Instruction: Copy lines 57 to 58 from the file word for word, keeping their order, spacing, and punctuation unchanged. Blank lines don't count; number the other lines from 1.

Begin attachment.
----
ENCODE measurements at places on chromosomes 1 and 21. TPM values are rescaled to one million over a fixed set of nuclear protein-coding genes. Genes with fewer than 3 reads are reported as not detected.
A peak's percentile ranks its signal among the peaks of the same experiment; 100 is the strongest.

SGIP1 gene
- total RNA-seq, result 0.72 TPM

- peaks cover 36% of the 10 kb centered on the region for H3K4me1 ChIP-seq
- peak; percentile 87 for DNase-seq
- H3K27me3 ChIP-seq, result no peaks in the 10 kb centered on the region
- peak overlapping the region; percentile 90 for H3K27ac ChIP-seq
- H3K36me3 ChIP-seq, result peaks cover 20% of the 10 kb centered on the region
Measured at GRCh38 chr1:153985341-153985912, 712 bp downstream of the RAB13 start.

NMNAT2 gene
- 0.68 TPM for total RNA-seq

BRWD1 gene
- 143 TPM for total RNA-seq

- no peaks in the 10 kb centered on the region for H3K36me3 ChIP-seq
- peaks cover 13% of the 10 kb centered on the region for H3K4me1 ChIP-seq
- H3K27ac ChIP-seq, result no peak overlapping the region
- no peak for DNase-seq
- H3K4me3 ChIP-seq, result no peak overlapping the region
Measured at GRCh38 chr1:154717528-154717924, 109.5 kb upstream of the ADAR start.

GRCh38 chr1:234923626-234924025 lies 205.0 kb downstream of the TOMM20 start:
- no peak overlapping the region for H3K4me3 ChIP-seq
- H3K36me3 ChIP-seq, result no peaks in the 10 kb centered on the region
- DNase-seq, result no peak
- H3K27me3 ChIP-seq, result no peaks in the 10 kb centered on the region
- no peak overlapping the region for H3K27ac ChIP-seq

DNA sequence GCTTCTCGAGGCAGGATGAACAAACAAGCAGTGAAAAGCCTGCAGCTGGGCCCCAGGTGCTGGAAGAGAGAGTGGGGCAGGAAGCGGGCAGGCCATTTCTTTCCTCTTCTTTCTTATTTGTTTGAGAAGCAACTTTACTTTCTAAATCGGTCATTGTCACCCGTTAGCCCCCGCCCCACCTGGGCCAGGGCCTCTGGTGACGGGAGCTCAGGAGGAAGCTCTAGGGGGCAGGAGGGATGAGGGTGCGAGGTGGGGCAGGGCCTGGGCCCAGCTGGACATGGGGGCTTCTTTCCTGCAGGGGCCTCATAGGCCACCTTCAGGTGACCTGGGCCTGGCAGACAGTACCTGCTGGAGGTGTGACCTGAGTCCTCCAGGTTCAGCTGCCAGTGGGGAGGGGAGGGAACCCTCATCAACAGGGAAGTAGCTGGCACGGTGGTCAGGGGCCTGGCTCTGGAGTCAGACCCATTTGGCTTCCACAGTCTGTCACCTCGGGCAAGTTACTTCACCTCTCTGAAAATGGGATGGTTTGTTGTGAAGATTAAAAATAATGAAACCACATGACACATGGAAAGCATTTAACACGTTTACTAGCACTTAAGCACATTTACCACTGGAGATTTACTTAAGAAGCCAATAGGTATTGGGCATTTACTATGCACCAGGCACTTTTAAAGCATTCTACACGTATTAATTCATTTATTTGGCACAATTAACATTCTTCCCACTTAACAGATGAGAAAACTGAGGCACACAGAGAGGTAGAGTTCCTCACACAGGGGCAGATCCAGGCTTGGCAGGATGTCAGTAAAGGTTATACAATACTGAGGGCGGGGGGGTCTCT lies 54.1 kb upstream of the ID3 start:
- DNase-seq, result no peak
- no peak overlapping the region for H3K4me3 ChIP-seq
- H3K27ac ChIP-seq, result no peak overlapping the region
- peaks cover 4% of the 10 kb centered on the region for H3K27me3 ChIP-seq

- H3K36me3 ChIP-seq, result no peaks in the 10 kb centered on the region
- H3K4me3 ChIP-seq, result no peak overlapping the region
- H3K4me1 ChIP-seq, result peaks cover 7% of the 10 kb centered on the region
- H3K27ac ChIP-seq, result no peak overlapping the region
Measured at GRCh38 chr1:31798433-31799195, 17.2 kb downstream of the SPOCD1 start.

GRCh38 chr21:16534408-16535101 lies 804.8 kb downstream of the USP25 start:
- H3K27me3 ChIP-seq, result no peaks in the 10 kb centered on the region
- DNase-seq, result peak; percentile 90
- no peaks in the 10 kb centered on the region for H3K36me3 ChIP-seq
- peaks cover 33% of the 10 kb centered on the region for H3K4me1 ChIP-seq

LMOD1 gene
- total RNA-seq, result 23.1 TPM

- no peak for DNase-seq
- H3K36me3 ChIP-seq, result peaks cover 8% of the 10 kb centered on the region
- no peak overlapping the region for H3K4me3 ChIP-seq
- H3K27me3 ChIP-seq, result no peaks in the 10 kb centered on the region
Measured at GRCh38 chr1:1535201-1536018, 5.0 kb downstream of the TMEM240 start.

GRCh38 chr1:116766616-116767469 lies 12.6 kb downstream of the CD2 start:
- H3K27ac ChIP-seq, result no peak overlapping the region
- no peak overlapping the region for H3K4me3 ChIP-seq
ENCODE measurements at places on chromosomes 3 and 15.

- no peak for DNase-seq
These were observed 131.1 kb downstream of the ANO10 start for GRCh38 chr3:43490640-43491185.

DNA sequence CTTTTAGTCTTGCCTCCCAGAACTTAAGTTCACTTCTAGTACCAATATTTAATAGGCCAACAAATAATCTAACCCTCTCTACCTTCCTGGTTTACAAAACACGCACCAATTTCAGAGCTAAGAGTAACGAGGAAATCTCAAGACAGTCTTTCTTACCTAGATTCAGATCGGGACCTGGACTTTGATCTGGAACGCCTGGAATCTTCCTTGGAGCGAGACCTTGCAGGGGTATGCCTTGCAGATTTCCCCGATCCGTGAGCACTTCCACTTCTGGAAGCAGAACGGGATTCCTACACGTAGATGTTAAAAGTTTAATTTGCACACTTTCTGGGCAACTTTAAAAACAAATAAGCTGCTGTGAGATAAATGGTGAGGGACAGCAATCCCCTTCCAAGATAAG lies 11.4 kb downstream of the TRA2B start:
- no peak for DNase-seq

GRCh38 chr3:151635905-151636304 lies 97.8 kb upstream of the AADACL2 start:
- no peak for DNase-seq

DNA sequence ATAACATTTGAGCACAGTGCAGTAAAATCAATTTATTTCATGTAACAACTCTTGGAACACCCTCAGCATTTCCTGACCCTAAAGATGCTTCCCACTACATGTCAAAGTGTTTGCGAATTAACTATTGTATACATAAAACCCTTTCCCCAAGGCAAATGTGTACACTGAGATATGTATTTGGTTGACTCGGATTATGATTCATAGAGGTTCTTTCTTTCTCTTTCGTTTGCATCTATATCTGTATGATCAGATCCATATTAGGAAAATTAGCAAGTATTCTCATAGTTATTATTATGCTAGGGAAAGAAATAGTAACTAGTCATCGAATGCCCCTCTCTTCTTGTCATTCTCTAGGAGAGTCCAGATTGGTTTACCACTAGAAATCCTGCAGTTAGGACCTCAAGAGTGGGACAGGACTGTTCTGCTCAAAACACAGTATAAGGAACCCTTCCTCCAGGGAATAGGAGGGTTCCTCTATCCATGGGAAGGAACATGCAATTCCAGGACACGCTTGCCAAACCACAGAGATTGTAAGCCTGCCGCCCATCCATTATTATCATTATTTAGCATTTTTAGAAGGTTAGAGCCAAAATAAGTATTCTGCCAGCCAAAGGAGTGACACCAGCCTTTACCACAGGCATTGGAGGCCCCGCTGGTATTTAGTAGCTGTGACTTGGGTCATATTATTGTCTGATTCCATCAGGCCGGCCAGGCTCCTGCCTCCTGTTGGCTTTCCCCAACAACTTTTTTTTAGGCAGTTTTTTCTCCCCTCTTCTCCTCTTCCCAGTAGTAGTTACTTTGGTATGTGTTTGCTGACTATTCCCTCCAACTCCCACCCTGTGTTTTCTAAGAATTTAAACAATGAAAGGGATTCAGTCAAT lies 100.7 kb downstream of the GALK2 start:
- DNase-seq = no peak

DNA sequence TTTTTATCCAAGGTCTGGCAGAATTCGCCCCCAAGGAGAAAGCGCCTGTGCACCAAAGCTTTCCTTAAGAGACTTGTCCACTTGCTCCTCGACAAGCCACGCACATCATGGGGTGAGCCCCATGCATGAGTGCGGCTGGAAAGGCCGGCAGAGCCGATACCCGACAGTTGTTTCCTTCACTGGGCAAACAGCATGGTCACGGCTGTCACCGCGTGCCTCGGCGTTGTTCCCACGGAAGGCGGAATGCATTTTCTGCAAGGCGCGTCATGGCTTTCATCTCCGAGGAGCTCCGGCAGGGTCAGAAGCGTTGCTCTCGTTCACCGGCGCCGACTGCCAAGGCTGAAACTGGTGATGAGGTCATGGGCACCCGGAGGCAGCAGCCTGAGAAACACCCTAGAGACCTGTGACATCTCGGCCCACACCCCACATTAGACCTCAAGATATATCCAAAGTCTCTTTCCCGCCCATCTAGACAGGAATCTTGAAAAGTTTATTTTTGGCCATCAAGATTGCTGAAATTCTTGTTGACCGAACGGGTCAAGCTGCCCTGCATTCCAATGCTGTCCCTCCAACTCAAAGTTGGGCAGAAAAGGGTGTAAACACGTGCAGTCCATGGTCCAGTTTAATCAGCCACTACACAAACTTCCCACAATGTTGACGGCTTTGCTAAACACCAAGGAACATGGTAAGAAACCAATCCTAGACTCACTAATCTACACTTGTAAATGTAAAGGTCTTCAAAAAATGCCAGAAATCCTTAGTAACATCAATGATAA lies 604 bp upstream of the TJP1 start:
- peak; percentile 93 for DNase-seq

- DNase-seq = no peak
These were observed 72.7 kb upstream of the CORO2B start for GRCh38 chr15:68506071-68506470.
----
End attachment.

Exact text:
GRCh38 chr3:151635905-151636304 lies 97.8 kb upstream of the AADACL2 start:
- no peak for DNase-seq